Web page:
Years of hard work, scrimping, and saving have paid off, and you’ve finally become a homeowner.
Packing boxes, forwarding mail, and changing schools are all part of the plan and, so far, things have been moving like clockwork. Excitement ripples through the household—everyone is enthusiastic about the move. Well, maybe not everyone.
Moving to a new home is as exciting a time as it is chaotic. There is so much going on and so many people involved, it can also be one of the most stressful events of your life. If we, as humans, struggle with moving households, imagine the stress our pets must feel.
When shopping for a new home, one of the last things on your mind might be the local pet restrictions, but it shouldn’t be. Many states and municipalities have regulations regarding pets and the worst time to learn about these is on move-in day. Pet restrictions may be as simple as applying for a license, or it might be much more complicated, especially if there are exotic or endangered animals involved.
Check with the local authorities to find out if there are special licenses, leash laws, or breed bands for the neighborhood. Also, consult your insurance agent as some companies will not insure your home if you own dangerous breeds.
Before leaving your current home, make an appointment to have your pet microchipped. Chips are critical since taking your pet to a new home can leave them feeling disoriented. Should they get lost—which often happens in the bedlam of moving day—you can be found by any organization able to scan the chip. If you have an anxious pet, ask your vet about medication that may keep them calm during the move.
Locate a veterinarian in advance in your new neighborhood. This is a worrying time for pets. It’s best to have a clear plan for where to go in case of an emergency. Register your pets as new patients and ask about vaccinations required for the area and pests that may exist.
If your dog is not already crate trained, introduce them to the crate before the move. Most animals quickly acclimate to crates but don’t leave this to moving day. Make a comfortable bed inside the crate, place treats inside toward the back, and let the pet discover the space naturally.
Once they have entered, close the door for a few minutes, then let them out, so they don’t have a fear of being locked in and forgotten. Do this several times a day up until moving day to be sure your animal isn’t afraid of the crate.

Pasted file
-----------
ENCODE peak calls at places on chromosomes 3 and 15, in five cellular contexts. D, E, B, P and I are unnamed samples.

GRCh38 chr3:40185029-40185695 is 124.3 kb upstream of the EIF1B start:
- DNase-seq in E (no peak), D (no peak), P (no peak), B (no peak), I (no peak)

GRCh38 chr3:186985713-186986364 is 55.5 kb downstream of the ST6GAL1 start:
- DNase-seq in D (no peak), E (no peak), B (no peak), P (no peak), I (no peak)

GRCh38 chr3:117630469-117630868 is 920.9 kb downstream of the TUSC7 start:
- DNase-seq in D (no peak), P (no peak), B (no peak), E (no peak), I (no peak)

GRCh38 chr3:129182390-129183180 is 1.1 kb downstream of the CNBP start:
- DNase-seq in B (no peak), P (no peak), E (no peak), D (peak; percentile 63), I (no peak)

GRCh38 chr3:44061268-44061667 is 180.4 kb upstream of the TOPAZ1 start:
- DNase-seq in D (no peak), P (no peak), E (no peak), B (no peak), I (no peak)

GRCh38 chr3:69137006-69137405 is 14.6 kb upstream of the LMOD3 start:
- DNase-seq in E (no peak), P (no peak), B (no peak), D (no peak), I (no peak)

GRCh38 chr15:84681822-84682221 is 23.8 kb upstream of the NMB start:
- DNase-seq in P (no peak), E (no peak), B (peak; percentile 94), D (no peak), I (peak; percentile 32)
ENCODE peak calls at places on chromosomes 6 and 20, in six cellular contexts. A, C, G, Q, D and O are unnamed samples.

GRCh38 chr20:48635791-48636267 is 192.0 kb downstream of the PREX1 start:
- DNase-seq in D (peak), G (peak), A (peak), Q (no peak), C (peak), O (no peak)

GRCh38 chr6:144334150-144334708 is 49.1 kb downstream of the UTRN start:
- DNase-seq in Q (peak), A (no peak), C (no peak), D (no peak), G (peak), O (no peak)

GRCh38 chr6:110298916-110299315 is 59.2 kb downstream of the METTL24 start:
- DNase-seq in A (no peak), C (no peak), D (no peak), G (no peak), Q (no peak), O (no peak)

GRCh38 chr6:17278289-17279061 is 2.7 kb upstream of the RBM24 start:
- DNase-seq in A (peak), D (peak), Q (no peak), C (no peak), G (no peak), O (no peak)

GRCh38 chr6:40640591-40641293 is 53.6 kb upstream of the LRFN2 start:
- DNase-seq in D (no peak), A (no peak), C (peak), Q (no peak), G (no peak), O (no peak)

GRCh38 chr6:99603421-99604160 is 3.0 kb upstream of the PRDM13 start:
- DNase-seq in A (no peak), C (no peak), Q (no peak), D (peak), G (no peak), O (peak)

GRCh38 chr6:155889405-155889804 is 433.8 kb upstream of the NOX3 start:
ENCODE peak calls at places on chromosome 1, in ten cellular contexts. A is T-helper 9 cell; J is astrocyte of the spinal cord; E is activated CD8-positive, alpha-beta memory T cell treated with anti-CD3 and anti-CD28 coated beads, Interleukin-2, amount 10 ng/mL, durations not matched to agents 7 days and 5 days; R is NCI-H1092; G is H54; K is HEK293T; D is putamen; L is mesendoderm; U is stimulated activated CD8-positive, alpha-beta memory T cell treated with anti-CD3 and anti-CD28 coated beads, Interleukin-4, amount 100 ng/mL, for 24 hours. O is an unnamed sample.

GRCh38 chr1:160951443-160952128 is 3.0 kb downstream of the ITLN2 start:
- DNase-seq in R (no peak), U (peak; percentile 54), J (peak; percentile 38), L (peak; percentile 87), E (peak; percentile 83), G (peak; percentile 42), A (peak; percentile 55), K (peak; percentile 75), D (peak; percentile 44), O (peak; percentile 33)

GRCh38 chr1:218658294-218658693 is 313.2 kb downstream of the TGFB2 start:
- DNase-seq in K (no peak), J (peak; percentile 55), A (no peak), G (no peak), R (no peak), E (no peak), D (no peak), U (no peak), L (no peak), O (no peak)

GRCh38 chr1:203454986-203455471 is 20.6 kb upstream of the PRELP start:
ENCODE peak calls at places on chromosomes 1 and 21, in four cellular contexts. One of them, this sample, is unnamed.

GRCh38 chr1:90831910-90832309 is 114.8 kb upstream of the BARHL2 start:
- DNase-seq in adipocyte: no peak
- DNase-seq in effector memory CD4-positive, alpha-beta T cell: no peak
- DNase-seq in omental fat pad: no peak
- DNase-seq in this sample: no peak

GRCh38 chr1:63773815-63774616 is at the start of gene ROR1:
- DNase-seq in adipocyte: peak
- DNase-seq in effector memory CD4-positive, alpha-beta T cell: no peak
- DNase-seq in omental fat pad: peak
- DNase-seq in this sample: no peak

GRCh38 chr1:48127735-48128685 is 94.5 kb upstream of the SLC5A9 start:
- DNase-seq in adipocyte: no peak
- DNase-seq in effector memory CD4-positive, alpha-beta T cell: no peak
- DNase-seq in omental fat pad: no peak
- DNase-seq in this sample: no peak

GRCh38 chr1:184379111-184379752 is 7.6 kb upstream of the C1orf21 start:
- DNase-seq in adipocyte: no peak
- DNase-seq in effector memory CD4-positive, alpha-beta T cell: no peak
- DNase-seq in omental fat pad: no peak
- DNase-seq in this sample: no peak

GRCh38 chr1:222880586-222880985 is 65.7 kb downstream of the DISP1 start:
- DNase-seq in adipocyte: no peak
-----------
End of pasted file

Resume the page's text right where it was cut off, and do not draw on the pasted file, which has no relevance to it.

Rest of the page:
Place a few boxes in every room as soon as the move is imminent. If your pet already associates suitcases with being left behind, this exercise will recondition them.
If there will be a change to the routine at the new house, start the routine before moving. If, for instance, your current home has a dog door and the new home does not take your dog for walks at least two weeks before you move to establish the new routine. If the new neighborhood is close by, take walks through it, and it will become a familiar place.
Even though your pet is using a crate, everyone will be much calmer if your pet is not part of the moving activities. Have a friend or family member pet-sit to shield your pet from what may be upsetting activity.
Pack all of your pet’s bowls, leashes, toys, bed, and paperwork (e.g., vaccination records and microchip registration) in a single box and mark it to be opened first. Do not wash your pet’s belongings before the move. Having items with a familiar smell will help them adjust quickly.
Once the moving is done—but not necessarily the unboxing—retrieve your pet from the sitter’s and give them a full tour of the house. Follow this with a walk around the block to familiarize them with the outdoors as well.
Moving to a new home is exciting but also stressful. Your family and pets will all have a much better experience with a bit of planning. Microchip your pet before the move and find a vet close to the new house.
Once moved, the pet may be clingy and want to follow family members around the house because they are unfamiliar with the new surroundings. Your furry family members don’t understand what is happening and don’t know what to expect, but by letting them acclimate to the new home on their terms, everyone will be happier.
Luke Fitzpatrick has been published in Forbes, Yahoo! News and Influencive. He is also a guest lecturer at the University of Sydney, lecturing in Cross-Cultural Management and the Pre-MBA Program. You can connect with him on LinkedIn.